Why is keeping children safe from harm seemingly so challenging for so many parts of the country?
Once again, this time on the back of Rotherham, we find ourselves asking the question in the full public gaze.
Perspective on the issue is, of course, essential – as long as it is not seen as being at the expense of taking matters sufficiently seriously and doing something. For example, the NSPCC’s 2014 report – How Safe Are Our Children? – states that “in many ways children are safer than they were a generation ago”.
However, the society is also quick to point out that this general statement masks some very concerning issues: the incidence of neglect is not reducing; exposure to domestic violence remains alarmingly high; cyber threats and bullying are increasing; and self-harm is on the increase.
The report also talks about the threat posed to child protection services from the sustained reduction in resources that councils and a number of other public agencies are experiencing, and provides an analysis of how demand is outstripping resources.
With this in mind, it seems to me that we need to think very carefully about what we say and do next. It is easy to concentrate our efforts on the lazy rhetoric of “never again” and the almost irresistible temptation to play the blame game. Both, I guess, serve a function and we must never lose sight of the need for visible justice for the children concerned, as well as the provision of ongoing support for them.
But I am also desperately keen to be part of an informed and sustained national dialogue about why abuse remains so stubbornly present in too many families and communities and to use this to inform what we are going to do about the root causes of this situation.
We seem to have found ourselves in a feedback loop. Once the resignations, sackings and contrition are over, we then default to an age-old internalised response of focusing on how to improve the child protection system.
Undoubtedly, it can get better, but surely any perceived and real failings of the multi-agency system need to be seen as a breakdown in the checks and balances for a wider societal issue: namely, that there remain endemic power imbalances related to age, gender and race that ensure abuse remains culturally institutionalised and, consequently, too often something that is either ignored, misunderstood or condoned.
To be anecdotal for a moment: I grew up in the 1960s and 1970s and I can still recall with depressing clarity too many occasions when I heard about what we now call domestic violence as a “little local difficulty” and a private matter between partners, accompanied by the refrain “she must have done something to provoke him”. As for any children involved: silence. A caricature perhaps, but not without substance.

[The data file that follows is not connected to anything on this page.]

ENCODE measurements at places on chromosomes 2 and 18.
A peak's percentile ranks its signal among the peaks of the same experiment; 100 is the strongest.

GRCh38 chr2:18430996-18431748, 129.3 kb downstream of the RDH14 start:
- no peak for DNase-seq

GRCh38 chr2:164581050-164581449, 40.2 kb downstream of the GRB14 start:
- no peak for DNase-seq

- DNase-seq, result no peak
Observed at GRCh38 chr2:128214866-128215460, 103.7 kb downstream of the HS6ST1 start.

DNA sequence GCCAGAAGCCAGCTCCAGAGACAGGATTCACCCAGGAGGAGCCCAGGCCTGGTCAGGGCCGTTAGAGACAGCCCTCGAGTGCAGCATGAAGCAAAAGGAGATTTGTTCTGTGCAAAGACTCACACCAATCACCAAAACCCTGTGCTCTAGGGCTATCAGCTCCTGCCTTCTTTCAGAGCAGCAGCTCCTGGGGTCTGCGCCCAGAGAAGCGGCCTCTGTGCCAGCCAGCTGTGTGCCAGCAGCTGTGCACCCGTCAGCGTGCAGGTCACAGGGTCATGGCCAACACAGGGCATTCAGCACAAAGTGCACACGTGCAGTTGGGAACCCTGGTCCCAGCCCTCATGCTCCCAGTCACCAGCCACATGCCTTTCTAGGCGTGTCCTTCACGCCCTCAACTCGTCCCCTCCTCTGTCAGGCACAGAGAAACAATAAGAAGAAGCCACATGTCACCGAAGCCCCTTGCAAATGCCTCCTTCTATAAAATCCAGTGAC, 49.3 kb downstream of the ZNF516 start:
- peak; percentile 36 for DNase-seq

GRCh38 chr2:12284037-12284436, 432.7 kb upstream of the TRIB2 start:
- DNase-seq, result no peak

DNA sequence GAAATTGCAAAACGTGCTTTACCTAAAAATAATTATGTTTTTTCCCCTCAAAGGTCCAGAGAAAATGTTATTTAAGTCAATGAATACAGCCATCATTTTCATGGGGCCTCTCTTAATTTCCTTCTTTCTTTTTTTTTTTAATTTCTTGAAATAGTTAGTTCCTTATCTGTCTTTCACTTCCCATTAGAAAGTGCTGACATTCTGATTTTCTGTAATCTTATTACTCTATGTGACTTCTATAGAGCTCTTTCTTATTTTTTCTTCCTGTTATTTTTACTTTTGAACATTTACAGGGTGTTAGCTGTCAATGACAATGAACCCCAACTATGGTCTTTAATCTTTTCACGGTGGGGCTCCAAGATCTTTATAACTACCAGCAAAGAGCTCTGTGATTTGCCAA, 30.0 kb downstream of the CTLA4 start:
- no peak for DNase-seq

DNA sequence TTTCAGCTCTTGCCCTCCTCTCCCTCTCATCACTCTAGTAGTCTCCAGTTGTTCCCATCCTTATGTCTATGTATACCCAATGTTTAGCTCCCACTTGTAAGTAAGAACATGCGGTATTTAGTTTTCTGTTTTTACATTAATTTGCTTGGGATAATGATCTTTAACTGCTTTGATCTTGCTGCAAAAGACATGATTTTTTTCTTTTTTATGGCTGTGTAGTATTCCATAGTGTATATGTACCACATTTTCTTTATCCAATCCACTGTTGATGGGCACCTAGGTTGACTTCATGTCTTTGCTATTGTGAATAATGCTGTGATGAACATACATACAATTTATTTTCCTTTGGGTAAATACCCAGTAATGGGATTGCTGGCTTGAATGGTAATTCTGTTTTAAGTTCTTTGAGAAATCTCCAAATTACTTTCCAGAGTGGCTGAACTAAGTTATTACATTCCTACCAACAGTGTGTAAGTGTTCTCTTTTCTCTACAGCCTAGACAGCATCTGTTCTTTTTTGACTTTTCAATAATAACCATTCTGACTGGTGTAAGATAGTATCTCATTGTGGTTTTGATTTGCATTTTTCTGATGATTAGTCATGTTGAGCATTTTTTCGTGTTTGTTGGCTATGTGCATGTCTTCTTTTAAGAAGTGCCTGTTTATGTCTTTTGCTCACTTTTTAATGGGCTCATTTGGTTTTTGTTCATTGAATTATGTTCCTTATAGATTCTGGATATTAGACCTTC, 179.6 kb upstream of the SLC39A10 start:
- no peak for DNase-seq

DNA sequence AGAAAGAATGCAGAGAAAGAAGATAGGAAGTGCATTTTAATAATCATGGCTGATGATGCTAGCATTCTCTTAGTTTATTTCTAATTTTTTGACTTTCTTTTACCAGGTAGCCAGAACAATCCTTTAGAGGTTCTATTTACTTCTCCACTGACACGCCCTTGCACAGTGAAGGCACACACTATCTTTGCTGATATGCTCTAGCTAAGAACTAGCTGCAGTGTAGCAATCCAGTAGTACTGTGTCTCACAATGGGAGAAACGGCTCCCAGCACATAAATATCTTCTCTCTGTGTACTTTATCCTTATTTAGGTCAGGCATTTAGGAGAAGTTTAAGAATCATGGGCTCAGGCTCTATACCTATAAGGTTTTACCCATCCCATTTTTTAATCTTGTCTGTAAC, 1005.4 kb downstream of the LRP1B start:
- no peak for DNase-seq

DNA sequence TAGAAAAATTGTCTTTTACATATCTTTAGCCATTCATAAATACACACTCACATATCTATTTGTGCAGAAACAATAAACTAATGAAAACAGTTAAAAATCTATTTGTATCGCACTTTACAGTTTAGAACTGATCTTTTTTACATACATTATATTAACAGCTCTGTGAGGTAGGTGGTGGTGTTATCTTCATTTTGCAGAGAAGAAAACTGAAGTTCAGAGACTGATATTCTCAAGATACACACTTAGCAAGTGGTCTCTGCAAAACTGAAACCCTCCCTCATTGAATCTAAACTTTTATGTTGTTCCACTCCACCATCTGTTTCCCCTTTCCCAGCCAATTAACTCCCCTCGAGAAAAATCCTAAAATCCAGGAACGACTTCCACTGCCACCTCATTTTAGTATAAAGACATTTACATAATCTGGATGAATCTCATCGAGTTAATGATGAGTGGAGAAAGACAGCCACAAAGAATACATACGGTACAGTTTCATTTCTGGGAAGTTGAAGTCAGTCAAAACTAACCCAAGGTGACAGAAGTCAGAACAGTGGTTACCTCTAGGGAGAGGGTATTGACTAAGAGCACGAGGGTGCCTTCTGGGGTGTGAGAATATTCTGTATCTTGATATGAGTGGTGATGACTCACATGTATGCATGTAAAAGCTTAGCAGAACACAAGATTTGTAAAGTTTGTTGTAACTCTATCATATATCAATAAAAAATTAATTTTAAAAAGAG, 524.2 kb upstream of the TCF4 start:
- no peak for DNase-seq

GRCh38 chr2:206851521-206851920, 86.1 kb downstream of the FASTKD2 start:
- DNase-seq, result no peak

Over time, we are coming to see domestic violence as the complex, pervasive, destructive and unacceptable crime that it is. Even after perhaps two decades of exposure as a very public matter, Women’s Aid still reported in 2011-12 that 7.3% of women and 5% of men had experienced some form of domestic abuse in that year, while 750,000 children had been witness to it. These figures are generally acknowledged to be significantly lower than the reality of such abuse.
So, personally, and as Solace president, I want to see something different happen in the light of the Rotherham report. I want our politicians, our civic and religious leaders, every professional worth their salt, and our communities to sign up to making the exposure and eradication of the causes of abuse the number one common cause.
We can take the example of domestic abuse (imperfect though it is) as encouragement because if we don’t, we are doomed again to trot out the cliche that “this must never happen again” while concealing the hypocrisy that we have not done enough to make recurrence less likely.
Remember the wise words of Barnardo’s: “if you can’t rule it out, rule it in” and “a child cannot consent to their own abuse”.
Alternatively, philosopher Edmund Burke is also apposite: “The only thing necessary for the triumph of evil is for good men to do nothing.”
Mark Rogers, chief executive, Birmingham City Council, and president, Solace